Abortion doctor racks up the miles
Flies from home in Nebraska to Md. clinic
WASHINGTON - LeRoy Carhart travels from his home in Nebraska almost every week to perform abortions at a clinic in Germantown, Md. He rarely stays at the same hotel twice. He rolls dice to pick the route to take to work, because “the biggest part of security is not being predictable,’’ he said.
As one of the few doctors in the nation who openly acknowledge performing abortions late in a pregnancy, and because he wants to expand his services, Carhart is the top focus of antiabortion groups.
He took on that role after Kansas doctor George Tiller, his friend and mentor, was fatally shot by an abortion opponent in 2009. Tiller was attending church at the time - the only predictable event in his schedule.
In a recent interview - his first extensive comments since he began traveling to Maryland in December - Carhart, 69, discussed his work, his plans to broaden health care and social services to include adoption counseling, and security measures that he and his staff members take.
Carhart, a grandfather and retired Air Force general surgeon, has an understated manner, speaking so softly that he can barely be heard. His voice was weary at the end of a recent workday as he went over logistics with his wife, Mary, a straight-talking former schoolteacher who helps manage the clinic.
During a takeout dinner in a hotel lobby, and later in his room, he became visibly angered, his eyes hardening, while describing what he called ridiculous restrictions on abortion nationwide. Kansas regulates the size of clinics’ janitorial supply closets; South Carolina regulates how grass is cut outside the facilities.
The obstacles only make him more committed, he said. The women who have turned to him for abortions have had severe fetal abnormalities, he said. “We have helped them. . . . They’d rather die than have these pregnancies,’’ he said.
Carhart began working in Germantown after Nebraska made it illegal last year to perform most abortions beyond 20 weeks of gestation. He chose Maryland because it has some of the least-restrictive abortion laws in the nation, is centrally located on the East Coast, and because Germantown is accessible from three airports. Protesters plan to hold street rallies and prayer vigils in a continuing attempt to stop him.
Abortion opponents condemn the procedure regardless of the circumstances.
“There is no moral distinction,’’ said Troy Newman, president of Operation Rescue, which has targeted Carhart for years. “Ninety-eight percent are simply elective procedures for mothers who want to have dead children.’’
Most doctors will not perform abortions beyond 22 or 24 weeks for various reasons, including legal concerns, social stigma, inadequate training, or inexperience.
Carhart performs about 60 abortions a month in Germantown. Many of the women have been referred by other doctors. Six to 10 per month are late-in-pregnancy abortions; he declined to specify how late.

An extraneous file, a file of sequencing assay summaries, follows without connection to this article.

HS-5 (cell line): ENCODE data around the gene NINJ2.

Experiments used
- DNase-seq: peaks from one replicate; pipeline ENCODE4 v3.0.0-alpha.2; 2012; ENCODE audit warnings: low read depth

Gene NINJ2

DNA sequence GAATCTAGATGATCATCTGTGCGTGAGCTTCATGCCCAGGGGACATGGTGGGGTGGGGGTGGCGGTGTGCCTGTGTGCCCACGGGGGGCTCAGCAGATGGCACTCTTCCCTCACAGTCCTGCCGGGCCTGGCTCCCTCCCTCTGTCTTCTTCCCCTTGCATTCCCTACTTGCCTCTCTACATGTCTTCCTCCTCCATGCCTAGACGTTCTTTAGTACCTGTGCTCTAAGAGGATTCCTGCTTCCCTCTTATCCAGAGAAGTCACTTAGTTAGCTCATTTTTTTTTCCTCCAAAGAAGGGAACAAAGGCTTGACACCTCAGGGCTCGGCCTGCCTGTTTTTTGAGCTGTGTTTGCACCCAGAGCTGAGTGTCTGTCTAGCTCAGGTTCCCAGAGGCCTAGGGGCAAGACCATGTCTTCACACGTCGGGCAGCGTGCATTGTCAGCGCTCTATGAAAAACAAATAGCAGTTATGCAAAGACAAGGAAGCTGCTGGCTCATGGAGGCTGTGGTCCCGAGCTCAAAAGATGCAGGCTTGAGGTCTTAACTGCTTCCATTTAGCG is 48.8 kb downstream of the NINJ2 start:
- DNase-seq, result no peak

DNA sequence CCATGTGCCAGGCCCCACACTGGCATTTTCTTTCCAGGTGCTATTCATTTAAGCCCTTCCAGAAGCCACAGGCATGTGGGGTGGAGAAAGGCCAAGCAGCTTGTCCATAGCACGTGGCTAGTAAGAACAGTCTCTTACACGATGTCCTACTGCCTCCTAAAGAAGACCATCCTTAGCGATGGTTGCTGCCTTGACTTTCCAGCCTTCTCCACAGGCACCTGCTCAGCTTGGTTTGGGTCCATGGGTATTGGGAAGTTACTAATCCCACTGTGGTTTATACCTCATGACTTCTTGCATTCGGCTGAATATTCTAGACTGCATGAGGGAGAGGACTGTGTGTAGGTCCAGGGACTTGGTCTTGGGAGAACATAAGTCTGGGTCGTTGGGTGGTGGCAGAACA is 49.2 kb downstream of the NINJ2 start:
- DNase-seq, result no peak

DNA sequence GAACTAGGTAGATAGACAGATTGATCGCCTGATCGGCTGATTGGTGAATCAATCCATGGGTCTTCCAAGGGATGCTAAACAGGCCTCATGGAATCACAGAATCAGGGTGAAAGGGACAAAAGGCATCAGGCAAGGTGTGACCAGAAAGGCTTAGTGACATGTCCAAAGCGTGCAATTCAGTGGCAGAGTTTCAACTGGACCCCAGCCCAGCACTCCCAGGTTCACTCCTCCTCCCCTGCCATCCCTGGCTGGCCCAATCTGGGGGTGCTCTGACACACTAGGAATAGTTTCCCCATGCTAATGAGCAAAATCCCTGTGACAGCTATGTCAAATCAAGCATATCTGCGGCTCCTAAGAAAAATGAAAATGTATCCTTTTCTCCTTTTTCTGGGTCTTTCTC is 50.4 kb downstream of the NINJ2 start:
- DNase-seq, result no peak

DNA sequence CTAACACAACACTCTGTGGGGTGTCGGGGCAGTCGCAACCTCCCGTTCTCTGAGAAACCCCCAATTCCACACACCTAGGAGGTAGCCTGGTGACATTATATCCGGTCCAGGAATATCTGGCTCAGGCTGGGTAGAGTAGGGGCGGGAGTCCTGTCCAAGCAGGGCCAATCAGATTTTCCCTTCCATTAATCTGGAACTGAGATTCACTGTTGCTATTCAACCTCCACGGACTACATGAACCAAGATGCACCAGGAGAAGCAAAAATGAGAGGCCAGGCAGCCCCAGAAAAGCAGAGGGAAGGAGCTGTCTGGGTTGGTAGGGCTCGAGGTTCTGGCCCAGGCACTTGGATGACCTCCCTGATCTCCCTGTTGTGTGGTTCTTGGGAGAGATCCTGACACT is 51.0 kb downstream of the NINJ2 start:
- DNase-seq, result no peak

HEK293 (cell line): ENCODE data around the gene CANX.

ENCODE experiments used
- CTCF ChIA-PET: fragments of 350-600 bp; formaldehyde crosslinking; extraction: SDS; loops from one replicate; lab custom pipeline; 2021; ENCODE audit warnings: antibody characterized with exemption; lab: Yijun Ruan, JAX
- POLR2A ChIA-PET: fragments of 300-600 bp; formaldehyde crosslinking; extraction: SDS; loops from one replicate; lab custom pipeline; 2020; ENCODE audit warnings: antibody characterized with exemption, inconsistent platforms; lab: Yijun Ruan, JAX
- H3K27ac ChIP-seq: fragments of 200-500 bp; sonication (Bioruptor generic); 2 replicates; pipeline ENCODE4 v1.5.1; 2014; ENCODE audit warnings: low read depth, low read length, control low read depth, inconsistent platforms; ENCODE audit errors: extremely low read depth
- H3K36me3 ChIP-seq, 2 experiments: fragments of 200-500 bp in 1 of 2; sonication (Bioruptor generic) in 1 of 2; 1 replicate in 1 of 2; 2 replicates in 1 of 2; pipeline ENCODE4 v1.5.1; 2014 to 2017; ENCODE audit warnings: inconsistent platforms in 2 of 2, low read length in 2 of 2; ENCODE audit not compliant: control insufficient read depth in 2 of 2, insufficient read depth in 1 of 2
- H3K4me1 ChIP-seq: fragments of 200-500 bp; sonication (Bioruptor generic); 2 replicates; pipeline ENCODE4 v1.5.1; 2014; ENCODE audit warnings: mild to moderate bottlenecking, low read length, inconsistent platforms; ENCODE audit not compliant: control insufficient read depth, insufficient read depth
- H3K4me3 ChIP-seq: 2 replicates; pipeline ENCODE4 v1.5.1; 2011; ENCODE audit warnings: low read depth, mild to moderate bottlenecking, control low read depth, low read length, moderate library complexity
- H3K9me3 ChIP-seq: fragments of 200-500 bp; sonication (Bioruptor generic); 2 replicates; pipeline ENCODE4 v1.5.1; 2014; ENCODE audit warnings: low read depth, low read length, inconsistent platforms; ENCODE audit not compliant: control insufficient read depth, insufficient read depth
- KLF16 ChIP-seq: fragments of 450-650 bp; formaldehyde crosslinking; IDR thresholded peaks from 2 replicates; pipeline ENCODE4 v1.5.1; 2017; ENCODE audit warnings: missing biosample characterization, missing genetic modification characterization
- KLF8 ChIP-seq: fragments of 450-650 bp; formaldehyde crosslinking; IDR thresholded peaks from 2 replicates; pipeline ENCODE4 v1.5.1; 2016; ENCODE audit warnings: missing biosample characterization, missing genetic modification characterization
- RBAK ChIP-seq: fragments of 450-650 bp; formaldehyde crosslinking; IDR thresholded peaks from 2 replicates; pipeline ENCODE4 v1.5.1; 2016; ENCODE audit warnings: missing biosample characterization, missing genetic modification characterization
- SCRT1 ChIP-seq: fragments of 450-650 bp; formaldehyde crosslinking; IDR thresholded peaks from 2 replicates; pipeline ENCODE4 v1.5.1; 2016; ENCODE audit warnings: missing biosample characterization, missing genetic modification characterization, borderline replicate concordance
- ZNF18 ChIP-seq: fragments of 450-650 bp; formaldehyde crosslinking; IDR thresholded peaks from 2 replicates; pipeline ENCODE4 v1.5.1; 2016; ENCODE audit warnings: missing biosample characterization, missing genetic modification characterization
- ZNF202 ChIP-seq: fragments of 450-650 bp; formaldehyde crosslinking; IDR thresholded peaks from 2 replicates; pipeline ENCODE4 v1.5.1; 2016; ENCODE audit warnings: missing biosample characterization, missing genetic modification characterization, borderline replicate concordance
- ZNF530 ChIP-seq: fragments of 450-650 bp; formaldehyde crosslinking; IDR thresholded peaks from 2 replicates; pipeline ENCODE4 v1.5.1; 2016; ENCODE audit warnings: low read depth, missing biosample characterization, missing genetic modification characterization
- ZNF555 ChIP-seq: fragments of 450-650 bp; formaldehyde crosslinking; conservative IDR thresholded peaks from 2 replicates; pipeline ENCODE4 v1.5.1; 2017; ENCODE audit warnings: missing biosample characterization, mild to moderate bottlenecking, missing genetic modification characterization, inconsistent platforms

The Germantown clinic is small. He is the only doctor working there. But four other doctors - including one from the Washington area - have asked to train with him.
Carhart said training can begin if the clinic receives more patients. That may happen soon.
This fall, Virginia health officials are expected to issue new draft regulations that will make abortion clinics, which are now treated like doctors’ offices, follow rules imposed on ambulatory surgical centers. Those include guidelines about the width of hallways. Antiabortion activists have said the rules will make the facilities safer, but providers and abortion rights supporters say the rules could force many clinics to close.
Virginia’s attorney general, Ken Cuccinelli, and Governor Robert McDonnell, a longtime abortion opponent, must approve the regulations before they go into effect Jan. 1.
Carhart also wants to expand the services at Germantown clinic to include adoption counseling, HIV/AIDS screening, and preventive health services for lesbians, gay men, and transgender people. Some cannot get Pap smears to detect cervical cancer because doctors refuse to examine them, Carhart said.
He hopes to begin health screenings and adoption counseling by next year. His community outreach director has received adoption training, and they are looking to partner with agencies that support adoptions by gay and biracial couples as well as single parents.
Operation Rescue and the Maryland Coalition for Life opened a crisis center in April across the parking lot from the Germantown clinic to offer pregnancy counseling. Newman said activists have persuaded at least four women not to have abortions.
Operation Rescue also filed a complaint with the Maryland Board of Physicians alleging that Carhart did not disclose that he would be providing late-in-pregnancy abortions when he applied for his Maryland license. The board is investigating. A board spokeswoman said she could not comment. Carhart said he answered all questions appropriately, and an attorney is handling the complaint.